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Our first UK drive of the Lexus GS F; strong, naturally aspirated V8 and neat handling are let down by an indecisive gearbox

Our Verdict

Lexus GS
The Lexus GS is unusual in the part of the market in not offering a diesel option

The Lexus GS has been injected with a few ounces of sportiness, making it a left-field contender in the mid-size exec category

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    2016 Lexus GS F review

    Our first UK drive of the Lexus GS F; strong, naturally aspirated V8 and neat handling are let down by an indecisive gearbox
Richard Webber
25 January 2016

What is it?

The 471bhp GS F is Lexus’s entry into the supersaloon market, and here we're driving it in the UK for the first time. It follows the standard template for its kind with a hearty V8 powering the rear wheels, seating for at least four and a decent boot.

The GS F stands out because it has no forced induction. While the BMW M5 and Mercedes E63 AMG are turbocharged and the Vauxhall VXR8 GTS is supercharged, the GS F’s 4969cc V8 is naturally aspirated, with peak torque of 391lb ft developed at a lofty 4800-5600rpm; in the Germans, maximum twist is more than 500lb ft and comes at little above tickover.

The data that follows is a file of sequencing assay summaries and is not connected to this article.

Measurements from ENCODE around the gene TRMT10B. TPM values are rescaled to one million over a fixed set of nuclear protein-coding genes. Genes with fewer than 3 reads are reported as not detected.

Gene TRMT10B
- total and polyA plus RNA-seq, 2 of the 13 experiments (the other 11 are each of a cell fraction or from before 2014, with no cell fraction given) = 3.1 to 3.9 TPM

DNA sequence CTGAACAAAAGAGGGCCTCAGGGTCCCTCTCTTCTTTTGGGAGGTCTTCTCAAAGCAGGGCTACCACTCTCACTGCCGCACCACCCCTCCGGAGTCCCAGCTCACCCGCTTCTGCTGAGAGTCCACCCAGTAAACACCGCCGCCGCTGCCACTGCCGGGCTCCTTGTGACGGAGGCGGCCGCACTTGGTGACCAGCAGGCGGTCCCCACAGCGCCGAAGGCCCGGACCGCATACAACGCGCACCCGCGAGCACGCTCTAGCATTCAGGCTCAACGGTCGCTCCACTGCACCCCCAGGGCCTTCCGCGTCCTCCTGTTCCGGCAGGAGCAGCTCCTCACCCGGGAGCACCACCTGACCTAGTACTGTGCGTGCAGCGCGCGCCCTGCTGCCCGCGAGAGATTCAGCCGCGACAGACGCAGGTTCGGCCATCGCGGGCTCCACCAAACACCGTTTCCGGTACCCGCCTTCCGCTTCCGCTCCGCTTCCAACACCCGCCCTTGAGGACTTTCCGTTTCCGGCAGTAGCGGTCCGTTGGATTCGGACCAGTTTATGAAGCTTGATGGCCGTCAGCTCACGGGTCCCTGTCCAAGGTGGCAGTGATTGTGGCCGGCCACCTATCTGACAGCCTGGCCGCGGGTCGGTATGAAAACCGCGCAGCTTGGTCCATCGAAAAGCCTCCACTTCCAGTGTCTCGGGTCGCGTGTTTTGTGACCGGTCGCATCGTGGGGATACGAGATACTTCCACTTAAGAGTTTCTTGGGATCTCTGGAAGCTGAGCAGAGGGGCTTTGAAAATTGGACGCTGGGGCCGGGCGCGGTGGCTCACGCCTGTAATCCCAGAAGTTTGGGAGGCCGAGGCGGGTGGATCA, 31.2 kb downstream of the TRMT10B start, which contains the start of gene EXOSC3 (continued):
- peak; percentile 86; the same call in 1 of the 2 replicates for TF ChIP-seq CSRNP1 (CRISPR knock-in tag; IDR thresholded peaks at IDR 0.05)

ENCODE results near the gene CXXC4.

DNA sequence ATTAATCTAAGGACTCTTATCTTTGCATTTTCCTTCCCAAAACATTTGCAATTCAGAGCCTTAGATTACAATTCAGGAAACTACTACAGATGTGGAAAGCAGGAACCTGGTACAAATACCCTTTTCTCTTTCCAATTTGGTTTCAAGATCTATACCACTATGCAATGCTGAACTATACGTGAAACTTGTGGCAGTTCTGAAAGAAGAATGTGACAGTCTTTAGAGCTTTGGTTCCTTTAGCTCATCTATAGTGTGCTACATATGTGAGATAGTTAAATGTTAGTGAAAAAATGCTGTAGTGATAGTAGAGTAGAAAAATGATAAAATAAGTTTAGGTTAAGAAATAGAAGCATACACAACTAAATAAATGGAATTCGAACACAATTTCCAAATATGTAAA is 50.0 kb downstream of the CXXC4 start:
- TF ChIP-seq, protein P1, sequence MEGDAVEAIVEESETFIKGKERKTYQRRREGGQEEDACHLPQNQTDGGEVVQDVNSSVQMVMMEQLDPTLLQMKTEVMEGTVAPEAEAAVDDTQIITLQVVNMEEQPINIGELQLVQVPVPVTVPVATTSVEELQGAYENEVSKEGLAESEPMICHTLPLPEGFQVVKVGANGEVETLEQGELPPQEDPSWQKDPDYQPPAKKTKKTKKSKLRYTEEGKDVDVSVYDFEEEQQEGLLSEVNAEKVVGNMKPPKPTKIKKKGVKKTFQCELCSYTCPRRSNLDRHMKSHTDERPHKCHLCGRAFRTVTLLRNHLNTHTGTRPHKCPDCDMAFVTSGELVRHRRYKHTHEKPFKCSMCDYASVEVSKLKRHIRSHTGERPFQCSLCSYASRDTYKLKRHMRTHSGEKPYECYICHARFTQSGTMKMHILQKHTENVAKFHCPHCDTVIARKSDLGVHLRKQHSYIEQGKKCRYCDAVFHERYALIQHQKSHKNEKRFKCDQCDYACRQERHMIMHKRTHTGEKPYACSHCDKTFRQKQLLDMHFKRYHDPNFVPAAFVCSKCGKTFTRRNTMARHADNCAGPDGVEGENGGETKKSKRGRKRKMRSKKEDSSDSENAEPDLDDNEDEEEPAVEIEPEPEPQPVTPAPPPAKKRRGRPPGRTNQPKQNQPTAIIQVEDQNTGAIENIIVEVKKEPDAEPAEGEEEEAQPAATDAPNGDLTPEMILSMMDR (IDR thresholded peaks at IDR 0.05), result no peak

Modifications over the normal GS - now available only as a hybrid - include chassis-stiffening reinforcements, aluminium-intensive components for the double-wishbone front suspension and multi-link rear, stiffer springs with passive performance dampers from ZF Sachs, upgraded Brembo brakes and a torque-vectoring differential.